Pixologic ZBrush – high polygon modeler

I knew ZBrush for some time, although I am not using it I am frequently asked where to get this program or even how it’s name is. So I put it on here to find it in the future.

“ZBrush 2 is a huge leap forward in speed, performance and technology. Modeling, texturing and painting features have all benefitted from unprecedented code enhancements. New tools and options provide even more versatility in all areas, boosting the artist’s productivity and streamlining workflow in surprising ways.

Z2 is fast. It boasts handsomely optimized code innovations, combined with unique features, providing more power to create models with unparalleled detailing capabilities. Even medium- to high-resolution models respond instantly to sculpting actions, constantly rendered and shaded in real time.

Building on the freedom to sculpt high-frequency details with ease, Z2 offers revolutionary new modeling, surfacing and texturing techniques, while intuitive controls focus these powerful resources on the creation process.”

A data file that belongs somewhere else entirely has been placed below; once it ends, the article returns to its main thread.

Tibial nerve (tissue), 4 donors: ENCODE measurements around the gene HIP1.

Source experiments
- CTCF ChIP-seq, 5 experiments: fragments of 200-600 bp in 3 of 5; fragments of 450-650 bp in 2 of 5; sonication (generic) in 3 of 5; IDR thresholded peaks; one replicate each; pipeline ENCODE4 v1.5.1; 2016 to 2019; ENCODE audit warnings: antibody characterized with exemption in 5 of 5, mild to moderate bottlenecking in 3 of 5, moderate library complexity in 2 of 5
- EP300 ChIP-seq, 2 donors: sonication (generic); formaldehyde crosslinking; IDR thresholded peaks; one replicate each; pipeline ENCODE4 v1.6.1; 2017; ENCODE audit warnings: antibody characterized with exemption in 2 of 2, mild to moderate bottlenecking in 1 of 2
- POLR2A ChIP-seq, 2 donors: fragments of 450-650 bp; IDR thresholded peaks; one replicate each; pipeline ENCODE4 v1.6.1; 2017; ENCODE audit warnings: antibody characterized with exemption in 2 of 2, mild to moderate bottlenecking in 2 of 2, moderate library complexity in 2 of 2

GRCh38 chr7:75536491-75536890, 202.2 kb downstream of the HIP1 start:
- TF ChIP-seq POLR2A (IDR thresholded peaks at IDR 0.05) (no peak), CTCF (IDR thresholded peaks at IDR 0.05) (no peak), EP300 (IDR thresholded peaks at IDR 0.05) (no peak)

The results are astounding. In just minutes you can create impressive high polygon meshes.

Source: http://pixologic.com/home/home.shtml

One thought on “Pixologic ZBrush – high polygon modeler

  1. History painting, as formulated in 1667 by Andre Felibien, a historiographer, architect and theoretician of French classicism, was in the hierarchy of genres considered to be the grande genre. History paintings included paintings with religious, mythological, historical, literary, or allegorical subjects–they embodied some interpretation of life or conveyed a moral or intellectual message. The gods and goddesses from the ancient mythologies represented different aspects of the human psyche, figures from religions represented different ideas, and history, like the other sources, represented a dialectic or play of ideas. For a long time, especially during the French Revolution, history painting often focused on depiction of the heroic male nude; though this waned into the 19th century. In the mid-nineteenth-century there arose a style known as historicism, which marked a formal imitation of historical styles and/or artists.

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